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You're a goat-herding grandma in melancholy farming sim The Stillness of the Wind

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Solo developer Coyan Cardenas (aka the entirety of studio Memory of God) grabbed our attention with Where the Goats Are, a minimalist, melancholy farming sim about a goat-herding grandma that's kind of like Stardew Valley but with crushing loneliness and goats (opens in new tab). Backed by publisher Surprise Attack Games, today Cardenas announced The Stillness of the Wind, a minimalist, melancholy farming sim about a different goat-herding grandma. Here's Cardenas' description: 

"It used to be a bustling village, but one by one everyone left. Everyone, except Talma.  Approaching her final years, she maintains a simple way of life tending to her homestead, surviving, subsisting, while increasingly disturbing letters arrive from her family in the city. Develop your own personal routine as you care for your farm and your animals. Tend to your goats, make cheese with their milk, collect eggs and cook meals, grow vegetables and barter with the travelling merchant." 

At first glance, The Stillness in the Wind looks like a shot-for-shot remake of Where the Goats Are: a simple, meditative farming sim elevated by clean art, lovely music and a no-doubt somber underlying message. Cordenas describes it as a follow-up that expands on the original concept, and I'm willing to give him the benefit of the doubt because, as Scott learned (opens in new tab) when he discovered the 'right' way to play Where the Goats Are, the brilliance of Cardenas' games is what you don't see at first glance. I'm always up for an arthouse game about solace and silence, and quite frankly, you've got to admire a man who makes not one, but two games about goat-herding grandmas.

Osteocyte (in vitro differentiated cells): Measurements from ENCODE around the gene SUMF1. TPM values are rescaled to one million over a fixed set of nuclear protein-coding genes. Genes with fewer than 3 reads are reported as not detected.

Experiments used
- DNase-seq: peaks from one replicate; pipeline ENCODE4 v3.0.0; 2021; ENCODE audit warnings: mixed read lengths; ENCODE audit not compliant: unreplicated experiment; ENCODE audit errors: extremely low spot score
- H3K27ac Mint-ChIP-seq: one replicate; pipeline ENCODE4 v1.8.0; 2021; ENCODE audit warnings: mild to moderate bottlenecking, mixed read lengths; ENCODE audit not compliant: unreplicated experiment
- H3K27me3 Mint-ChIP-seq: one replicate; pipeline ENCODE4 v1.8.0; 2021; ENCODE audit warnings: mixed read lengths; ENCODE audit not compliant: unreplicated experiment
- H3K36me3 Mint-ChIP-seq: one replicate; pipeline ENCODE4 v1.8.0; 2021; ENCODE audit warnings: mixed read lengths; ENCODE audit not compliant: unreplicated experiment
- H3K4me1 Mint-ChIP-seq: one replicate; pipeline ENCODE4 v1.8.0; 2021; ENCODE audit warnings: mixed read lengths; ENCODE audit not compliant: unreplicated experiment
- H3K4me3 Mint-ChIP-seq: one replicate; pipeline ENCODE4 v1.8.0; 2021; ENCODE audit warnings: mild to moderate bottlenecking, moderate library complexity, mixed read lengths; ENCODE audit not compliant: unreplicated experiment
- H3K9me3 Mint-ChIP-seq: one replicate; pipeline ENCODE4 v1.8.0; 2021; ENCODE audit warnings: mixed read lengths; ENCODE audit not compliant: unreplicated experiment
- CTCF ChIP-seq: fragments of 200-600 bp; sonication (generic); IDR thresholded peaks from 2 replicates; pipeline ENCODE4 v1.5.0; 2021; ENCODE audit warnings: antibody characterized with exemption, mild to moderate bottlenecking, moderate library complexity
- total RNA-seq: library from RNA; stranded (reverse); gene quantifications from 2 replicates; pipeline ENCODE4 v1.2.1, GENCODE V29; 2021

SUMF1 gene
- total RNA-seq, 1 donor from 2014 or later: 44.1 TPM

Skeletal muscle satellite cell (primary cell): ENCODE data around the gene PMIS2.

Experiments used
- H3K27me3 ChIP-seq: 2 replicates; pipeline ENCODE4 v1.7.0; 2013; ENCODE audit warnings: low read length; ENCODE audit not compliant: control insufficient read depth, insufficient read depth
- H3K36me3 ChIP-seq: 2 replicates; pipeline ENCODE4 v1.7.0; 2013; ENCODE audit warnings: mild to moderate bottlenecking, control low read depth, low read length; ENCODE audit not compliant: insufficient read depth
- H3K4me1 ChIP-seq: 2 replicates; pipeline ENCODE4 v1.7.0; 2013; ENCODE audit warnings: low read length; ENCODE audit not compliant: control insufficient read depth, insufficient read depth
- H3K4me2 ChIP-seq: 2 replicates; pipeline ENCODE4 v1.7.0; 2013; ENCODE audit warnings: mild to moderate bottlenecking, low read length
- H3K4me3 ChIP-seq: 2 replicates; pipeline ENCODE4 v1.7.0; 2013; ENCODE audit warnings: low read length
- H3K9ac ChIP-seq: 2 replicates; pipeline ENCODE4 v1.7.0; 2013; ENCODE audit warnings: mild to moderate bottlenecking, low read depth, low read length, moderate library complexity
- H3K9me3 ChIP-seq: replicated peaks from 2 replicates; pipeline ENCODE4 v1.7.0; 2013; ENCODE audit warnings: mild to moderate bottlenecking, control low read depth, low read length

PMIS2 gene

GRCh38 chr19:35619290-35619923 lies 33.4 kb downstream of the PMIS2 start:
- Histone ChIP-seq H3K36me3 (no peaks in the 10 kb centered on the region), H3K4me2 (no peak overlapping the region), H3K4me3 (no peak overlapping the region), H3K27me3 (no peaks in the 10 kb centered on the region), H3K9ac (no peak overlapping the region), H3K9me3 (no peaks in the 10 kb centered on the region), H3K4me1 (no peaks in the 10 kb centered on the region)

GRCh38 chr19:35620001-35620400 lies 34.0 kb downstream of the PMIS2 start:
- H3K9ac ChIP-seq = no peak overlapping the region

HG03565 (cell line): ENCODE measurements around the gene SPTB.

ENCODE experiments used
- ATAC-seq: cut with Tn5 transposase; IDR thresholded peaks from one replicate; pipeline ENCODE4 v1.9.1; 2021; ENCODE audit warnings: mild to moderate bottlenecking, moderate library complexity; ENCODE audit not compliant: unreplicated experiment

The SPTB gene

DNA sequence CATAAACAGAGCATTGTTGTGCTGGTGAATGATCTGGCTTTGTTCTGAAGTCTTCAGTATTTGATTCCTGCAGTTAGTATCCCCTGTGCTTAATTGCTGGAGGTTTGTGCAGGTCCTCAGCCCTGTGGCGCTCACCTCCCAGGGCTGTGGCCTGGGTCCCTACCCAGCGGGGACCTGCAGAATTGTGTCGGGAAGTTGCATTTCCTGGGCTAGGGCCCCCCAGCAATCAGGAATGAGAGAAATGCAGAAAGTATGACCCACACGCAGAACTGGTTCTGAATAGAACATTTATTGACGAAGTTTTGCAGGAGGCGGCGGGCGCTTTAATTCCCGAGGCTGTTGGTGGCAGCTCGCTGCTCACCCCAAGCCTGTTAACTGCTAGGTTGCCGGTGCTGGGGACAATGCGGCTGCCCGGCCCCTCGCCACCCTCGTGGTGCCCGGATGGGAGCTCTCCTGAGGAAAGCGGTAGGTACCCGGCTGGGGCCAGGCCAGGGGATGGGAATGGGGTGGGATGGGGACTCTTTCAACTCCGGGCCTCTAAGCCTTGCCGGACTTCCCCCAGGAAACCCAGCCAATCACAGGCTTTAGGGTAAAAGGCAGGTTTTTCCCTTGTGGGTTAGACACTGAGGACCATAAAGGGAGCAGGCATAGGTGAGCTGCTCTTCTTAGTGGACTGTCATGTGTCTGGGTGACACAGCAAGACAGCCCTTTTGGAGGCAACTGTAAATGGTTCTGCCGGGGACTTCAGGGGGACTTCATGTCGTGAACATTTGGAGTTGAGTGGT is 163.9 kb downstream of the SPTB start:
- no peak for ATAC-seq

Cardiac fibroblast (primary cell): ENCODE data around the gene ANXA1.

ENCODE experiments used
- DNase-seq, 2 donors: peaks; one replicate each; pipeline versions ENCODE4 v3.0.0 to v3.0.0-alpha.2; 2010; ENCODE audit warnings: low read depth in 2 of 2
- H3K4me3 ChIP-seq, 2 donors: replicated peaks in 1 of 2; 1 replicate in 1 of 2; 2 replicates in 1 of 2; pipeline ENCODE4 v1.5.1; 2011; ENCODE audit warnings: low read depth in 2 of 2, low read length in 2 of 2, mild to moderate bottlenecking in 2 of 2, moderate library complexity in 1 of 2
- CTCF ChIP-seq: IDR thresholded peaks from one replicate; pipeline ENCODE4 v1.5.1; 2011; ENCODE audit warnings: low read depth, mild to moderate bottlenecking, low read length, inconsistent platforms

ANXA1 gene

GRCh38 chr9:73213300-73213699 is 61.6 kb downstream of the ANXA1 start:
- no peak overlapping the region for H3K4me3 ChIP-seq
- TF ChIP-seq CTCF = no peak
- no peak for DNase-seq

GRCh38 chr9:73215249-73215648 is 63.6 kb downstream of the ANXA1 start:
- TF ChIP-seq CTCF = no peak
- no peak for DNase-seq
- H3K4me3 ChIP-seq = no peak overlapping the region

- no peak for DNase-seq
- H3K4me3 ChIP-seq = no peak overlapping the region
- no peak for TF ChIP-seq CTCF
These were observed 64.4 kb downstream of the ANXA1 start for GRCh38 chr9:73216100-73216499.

The Stillness of the Wind will release on Steam (opens in new tab) and Itch later this year. In the meantime, you can get Where the Goats Are on Itch (opens in new tab), and it's name your own price. 

Austin freelanced for PC Gamer, Eurogamer, IGN, Sports Illustrated, and more while finishing his journalism degree, and has been a full-time writer at PC Gamer's sister publication GamesRadar+ since 2019. They've yet to realize that his position as a staff writer is just a cover-up for his career-spanning Destiny column, and he's kept the ruse going with a focus on news, the occasional feature, and as much Genshin Impact as he can get away with.